Broadcast industry: ‘Reports of death exaggerated’

Reed Hastings, CEO at Netflix, is not the first to suggest that ‘broadcasting’ – the conventional transmission of linear TV via terrestrial, cable or satellite signals – is on its way out. Hastings has frequently repeated his view that broadcasting will be dead by 2030.

At the same time, many in the ‘Western’ world happily enjoy and endorse the sort of online, on-demand access to Netflix and its rivals. A report from RBC Capital’s equity team says that Netflix usage is up almost 50 per cent this year, and the video specialist is now making an aggressive shift into new nations for the service and expand the sort of success it has enjoyed in markets such as Brazil.

“Netflix has achieved a level of sustainable scale, growth, and profitability that isn’t currently reflected in its stock price,” wrote Mark Mahaney, of RBC, in a note on September 17th. “In its oldest International markets, it appears [to] be scaling to profitability just as quickly as the US market did.”

Mahaney backed up his bullish report with data from his team’s recent internet user survey, and quoted by CNBC. The analyst found that a record 49 per cent of UK respondents watch Netflix for TV or movies, just shy of YouTube’s 52 per cent and far ahead of Amazon’s 32 per cent. But consumer satisfaction in the UK also notched an all-time high.

However, there were many experts speaking over the past few days at IBC who, while accepting the shift away from ‘broadcasting’ have grave doubts about predicting the death of conventional TV, either in the next few years – and in some cases – ever.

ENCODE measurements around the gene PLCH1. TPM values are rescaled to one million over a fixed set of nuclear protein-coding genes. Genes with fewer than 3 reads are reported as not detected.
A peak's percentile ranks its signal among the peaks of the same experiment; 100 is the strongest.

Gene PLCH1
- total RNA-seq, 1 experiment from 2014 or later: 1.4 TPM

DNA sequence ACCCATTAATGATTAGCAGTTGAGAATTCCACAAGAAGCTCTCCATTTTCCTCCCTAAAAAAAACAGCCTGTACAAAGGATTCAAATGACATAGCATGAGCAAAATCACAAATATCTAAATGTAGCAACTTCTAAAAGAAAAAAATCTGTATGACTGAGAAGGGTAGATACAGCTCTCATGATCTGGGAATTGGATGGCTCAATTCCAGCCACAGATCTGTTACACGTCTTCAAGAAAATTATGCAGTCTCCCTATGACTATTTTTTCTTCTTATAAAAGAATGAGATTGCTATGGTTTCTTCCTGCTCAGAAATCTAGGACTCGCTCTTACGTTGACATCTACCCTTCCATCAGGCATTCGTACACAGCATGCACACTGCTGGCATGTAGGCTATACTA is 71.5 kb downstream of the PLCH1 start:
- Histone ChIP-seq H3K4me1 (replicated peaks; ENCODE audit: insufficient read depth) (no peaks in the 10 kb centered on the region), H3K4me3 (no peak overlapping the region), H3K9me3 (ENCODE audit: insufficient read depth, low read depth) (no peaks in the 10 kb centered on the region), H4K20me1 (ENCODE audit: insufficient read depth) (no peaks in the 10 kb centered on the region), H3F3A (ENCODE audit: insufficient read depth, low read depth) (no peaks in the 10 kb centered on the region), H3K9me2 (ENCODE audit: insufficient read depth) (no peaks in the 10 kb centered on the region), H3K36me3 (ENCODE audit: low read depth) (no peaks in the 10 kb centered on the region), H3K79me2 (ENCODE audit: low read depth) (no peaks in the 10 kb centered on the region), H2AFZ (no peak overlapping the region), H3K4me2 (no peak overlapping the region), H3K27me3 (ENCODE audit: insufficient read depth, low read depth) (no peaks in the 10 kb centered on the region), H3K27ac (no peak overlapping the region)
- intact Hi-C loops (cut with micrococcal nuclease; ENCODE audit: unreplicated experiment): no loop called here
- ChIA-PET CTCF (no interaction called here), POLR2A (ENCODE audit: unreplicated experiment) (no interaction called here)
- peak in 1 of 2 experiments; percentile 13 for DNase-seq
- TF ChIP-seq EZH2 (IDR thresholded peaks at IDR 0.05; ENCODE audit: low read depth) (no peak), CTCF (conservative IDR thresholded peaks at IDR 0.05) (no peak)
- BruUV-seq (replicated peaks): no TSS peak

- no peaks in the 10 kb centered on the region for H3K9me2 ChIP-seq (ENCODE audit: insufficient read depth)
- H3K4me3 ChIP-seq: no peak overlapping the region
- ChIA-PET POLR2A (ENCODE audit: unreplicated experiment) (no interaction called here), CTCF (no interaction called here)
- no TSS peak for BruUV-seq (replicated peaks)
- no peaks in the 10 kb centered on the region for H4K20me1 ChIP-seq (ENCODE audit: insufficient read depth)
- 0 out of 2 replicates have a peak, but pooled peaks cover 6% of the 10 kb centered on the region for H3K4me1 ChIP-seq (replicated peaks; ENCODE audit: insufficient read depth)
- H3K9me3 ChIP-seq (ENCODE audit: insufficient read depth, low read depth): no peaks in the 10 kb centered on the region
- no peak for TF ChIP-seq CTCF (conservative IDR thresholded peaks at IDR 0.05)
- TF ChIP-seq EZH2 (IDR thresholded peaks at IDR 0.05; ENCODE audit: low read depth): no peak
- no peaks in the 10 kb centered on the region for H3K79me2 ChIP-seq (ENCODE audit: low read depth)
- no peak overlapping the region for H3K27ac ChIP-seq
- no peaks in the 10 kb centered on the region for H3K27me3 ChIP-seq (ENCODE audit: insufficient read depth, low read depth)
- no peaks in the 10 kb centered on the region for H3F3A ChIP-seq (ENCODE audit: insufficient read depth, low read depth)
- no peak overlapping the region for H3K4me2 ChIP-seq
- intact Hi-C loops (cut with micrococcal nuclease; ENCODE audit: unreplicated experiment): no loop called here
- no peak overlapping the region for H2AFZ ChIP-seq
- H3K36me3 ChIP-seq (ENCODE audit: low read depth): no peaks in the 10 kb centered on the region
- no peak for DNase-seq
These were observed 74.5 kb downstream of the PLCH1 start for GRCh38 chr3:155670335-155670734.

For example, Liz Ross who runs Australia’s Freeview service, asked who was going to connect her widespread and very scattered communities with fibre? She explained that 85 per cent of all TV in Australia is watched “live”, and not via any sort of ‘catch-up’. She feared that far from abandoning conventional TV transmissions some governments would have to mandate continued transmissions for poorer and isolated communities.

Richard Lindsay-Davies, chief executive at the UK’s Digital Television Group, was also something of a sceptic. Asked whether the economics of an all-IP transmissions system could be made to work, and whether ‘broadcast’ would die, Davies stressed that the viewer had to be put first. He questioned whether data or bandwidth usage caps would be scrapped, let alone whether 5G would serve complete nations.

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